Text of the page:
Cookbook:Risotto ai funghi
Risotto ai funghi is probably the most renowned of all risotto dishes, and should ideally be cooked with porcini mushrooms when they begin to come into season in July in Italy. However, dried porcini (or indeed any other mushroom) is fine.
Being originally a peasant's dish it's dead easy, and very tasty.
- 250 g Arborio, Vialone Nano or Carnaroli risotto rice
- 25 g salted butter
- 1 small (150 g) white onion, finely chopped
- 1 large clove garlic, minced
- 1 litre of chicken stock
- 200 g of porcini mushrooms, fresh or about 50 g dried
- a small bunch of flat-leaved parsley
- 1 cupful of white, dry wine
- 100 g freshly grated Parmesan Reggiano cheese
- If using dried mushrooms, soak them for at least 20 minutes in 200 ml of warm water. If the instructions on the packet say they should be soaked for less time, ignore them. Once they have reconstituted properly, chop about ½ of them into small pieces and roughly chop the rest. There's no need to soak fresh mushrooms.
- Melt half the butter in preferably a medium sized frying pan, or saucepan, on a medium heat.
- "Sweat" the onion and garlic in the butter until the onion is translucent. Under no circumstances should the onions and garlic burn. If they do burn, throw them away and start over.
- Now add the rice and swirl it around in the pan until it is also coated in the butter. Leave for about 30 seconds. Again it should not even come close to burning.
- Now splash in the wine - it should fizz and steam dramatically - and wait for it to evaporate.
- Add about half the stock slowly, one ladle at a time.
- Some feel slowly adding the stock is nonsense because they are off doing something else risking the rice "catching" and burning. Some feel makes no discernible difference to the taste. Most would agree that this doesn't effect the taste, but does change the texture. If you don't mind a different texture, you may also use a food processor at this step.
- Stir the rice about every 2 minutes to release the starch and add more stock if there is the slightest chance of the rice drying out.
- After about 5 minutes of cooking add the mushrooms and their juice (or liquor as it is called). If using dried mushrooms, make sure to avoid adding the dirt that has sedimented at the bottom of the container in which they've dried.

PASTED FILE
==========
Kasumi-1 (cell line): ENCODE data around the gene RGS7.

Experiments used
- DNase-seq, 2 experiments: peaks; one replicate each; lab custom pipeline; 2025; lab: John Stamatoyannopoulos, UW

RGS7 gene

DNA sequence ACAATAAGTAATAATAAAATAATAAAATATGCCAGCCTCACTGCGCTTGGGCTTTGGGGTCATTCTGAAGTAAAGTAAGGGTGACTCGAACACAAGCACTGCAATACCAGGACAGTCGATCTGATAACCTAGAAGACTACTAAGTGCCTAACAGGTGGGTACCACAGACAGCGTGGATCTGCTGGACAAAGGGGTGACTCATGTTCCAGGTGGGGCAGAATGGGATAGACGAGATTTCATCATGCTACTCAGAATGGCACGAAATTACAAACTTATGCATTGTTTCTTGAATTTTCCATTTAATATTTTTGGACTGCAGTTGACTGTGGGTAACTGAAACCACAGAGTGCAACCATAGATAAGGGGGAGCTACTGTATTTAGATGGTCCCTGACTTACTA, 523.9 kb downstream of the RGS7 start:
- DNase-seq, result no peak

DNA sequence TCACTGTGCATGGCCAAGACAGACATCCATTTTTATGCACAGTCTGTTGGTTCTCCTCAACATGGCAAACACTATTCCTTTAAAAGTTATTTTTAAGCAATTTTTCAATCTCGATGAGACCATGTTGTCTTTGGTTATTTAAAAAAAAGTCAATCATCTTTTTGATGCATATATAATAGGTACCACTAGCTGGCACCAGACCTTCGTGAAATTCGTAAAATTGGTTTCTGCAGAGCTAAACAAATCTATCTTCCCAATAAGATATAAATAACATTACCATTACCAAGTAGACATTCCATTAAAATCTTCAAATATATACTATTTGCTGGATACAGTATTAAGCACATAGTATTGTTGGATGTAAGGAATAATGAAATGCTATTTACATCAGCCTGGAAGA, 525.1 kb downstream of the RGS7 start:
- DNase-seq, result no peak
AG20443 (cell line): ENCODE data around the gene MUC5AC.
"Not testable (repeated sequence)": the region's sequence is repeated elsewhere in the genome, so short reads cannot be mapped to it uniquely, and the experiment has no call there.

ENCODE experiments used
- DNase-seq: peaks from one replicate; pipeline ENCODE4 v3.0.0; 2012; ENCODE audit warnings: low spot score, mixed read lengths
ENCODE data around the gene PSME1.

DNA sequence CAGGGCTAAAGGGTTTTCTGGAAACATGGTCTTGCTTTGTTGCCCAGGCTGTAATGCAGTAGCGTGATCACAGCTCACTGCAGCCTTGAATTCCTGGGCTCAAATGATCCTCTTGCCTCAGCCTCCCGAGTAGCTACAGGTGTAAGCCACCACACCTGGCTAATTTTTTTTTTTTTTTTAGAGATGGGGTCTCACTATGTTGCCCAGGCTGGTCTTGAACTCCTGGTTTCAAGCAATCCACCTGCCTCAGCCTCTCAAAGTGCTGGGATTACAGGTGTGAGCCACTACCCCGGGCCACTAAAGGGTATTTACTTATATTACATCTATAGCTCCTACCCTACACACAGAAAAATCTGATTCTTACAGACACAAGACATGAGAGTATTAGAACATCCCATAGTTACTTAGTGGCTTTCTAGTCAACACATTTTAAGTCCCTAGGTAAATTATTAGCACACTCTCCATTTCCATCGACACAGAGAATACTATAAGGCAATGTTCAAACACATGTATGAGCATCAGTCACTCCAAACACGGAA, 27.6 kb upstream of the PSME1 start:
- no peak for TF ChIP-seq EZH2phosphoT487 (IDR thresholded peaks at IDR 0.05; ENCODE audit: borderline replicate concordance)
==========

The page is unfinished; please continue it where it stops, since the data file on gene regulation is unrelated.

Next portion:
- The secret of Risotto is that the rice should be cooked to a point the Italians call al dente - which means the rice should have a bit of bite left, rather than be squashy and flaccid. This takes anywhere between 15 and 20 minutes, but be sure to start testing small spoonfuls after about 15 minutes cooking.
- The rice should be fairly glutinous and not too runny. Ideally is should spread out on its own across the plate when served, not remaining in a lump in the middle.
- When you feel the rice is cooked, take it off the heat and add the chopped parsley, the remaining butter and about 2 Tbsp of the Parmesan cheese and mix it all in together. Adjust the seasoning as well. The Italians call this The Mantecatura period !
- Now let it stand for about 2 minutes and serve.
Personally (and many will disagree) I feel this is a dish that stands best on its own, and should not be served with anything other than a green salad or maybe a cold Green Bean Salad.
Notes, tips and variations
- A good indication is a large CUPFUL of rice per person - although that makes TWO cupfuls of cooked rice, which is a lot of rice to eat without adding mushrooms, onion, cheese and a nibble of salad!
- Dried porcini mushrooms are almost better than fresh, as they flavour the water they are being reconstituted in with a wonderful mushroom flavour which adds to the taste !
- People have differing views on adding garlic. Mushrooms and garlic ARE a nice combination, but the garlic should never overpower the taste of the mushrooms.
- A common alternative is to add the mushrooms between sautéeing the onion and toasting the rice.